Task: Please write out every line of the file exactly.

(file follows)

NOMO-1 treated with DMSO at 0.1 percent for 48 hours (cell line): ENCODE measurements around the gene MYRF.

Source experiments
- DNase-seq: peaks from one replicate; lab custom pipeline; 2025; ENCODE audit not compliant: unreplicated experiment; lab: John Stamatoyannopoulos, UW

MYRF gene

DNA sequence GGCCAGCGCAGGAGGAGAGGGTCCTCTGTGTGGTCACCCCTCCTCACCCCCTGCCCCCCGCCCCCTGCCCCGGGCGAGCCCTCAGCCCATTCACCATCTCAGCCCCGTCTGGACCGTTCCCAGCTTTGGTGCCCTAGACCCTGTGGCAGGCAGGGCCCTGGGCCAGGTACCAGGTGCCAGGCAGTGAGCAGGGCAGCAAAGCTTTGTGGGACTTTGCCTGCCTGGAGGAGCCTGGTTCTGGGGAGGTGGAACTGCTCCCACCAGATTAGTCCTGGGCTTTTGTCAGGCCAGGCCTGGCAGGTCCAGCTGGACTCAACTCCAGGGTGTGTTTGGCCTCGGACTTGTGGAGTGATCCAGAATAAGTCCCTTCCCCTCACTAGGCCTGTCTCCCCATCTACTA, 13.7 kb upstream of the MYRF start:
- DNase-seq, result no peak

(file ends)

NOMO-1 treated with DMSO at 0.1 percent for 48 hours (cell line): ENCODE measurements around the gene MYRF.

Source experiments
- DNase-seq: peaks from one replicate; lab custom pipeline; 2025; ENCODE audit not compliant: unreplicated experiment; lab: John Stamatoyannopoulos, UW

MYRF gene

DNA sequence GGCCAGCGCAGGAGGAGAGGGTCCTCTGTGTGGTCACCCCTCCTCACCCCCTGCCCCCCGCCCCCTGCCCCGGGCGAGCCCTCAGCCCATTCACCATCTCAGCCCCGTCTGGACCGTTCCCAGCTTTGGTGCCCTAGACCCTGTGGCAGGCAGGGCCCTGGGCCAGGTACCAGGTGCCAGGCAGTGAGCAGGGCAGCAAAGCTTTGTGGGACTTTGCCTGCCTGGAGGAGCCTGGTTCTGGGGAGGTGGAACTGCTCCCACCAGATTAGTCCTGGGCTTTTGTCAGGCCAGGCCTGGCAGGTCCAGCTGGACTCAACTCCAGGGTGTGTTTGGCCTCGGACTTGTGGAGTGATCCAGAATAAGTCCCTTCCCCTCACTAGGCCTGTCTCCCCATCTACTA, 13.7 kb upstream of the MYRF start:
- DNase-seq, result no peak